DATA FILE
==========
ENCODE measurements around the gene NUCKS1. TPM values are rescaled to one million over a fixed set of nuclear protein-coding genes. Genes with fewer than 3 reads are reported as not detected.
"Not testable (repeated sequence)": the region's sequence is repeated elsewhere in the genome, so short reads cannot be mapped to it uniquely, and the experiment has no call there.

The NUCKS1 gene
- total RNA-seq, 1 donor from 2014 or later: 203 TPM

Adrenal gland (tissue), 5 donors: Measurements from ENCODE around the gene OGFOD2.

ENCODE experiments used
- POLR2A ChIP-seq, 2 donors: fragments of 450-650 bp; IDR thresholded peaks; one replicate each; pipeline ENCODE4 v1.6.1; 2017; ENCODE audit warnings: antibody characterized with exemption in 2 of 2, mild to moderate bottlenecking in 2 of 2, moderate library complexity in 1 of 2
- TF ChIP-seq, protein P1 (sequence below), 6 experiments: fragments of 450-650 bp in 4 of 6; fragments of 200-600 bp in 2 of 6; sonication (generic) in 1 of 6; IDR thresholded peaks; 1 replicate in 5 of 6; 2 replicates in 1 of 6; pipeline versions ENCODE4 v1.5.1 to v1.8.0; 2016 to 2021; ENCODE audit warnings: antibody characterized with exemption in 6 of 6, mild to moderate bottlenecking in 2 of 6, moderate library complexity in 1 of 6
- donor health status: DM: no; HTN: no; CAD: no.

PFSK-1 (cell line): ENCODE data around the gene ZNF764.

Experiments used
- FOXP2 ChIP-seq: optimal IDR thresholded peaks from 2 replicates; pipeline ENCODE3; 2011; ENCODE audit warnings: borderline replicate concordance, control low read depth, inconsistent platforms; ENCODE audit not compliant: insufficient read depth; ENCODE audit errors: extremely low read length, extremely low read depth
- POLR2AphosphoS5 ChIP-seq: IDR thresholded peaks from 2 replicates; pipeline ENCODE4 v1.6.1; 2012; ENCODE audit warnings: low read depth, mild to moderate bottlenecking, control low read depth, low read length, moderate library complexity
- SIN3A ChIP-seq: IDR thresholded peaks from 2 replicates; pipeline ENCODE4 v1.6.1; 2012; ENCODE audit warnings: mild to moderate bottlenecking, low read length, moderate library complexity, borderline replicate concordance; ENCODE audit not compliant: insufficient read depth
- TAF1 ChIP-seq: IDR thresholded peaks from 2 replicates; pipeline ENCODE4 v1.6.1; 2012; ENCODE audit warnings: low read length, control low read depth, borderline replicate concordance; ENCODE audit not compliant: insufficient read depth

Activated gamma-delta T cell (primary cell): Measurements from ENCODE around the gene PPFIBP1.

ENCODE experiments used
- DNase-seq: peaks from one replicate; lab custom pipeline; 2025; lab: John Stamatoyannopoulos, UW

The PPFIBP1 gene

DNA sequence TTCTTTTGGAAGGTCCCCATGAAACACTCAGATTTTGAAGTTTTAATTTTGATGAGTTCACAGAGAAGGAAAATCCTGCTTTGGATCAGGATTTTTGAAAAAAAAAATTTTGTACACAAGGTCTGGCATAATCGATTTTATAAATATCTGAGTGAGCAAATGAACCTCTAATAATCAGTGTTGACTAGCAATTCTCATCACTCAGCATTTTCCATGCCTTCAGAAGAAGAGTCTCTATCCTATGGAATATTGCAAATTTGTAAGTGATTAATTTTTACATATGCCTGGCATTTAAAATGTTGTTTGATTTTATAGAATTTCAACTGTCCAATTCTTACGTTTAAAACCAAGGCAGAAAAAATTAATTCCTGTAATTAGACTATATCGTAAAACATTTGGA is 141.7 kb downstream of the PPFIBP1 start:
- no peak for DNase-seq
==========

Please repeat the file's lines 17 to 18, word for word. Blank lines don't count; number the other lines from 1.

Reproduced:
ENCODE experiments used
- DNase-seq: peaks from one replicate; lab custom pipeline; 2025; lab: John Stamatoyannopoulos, UW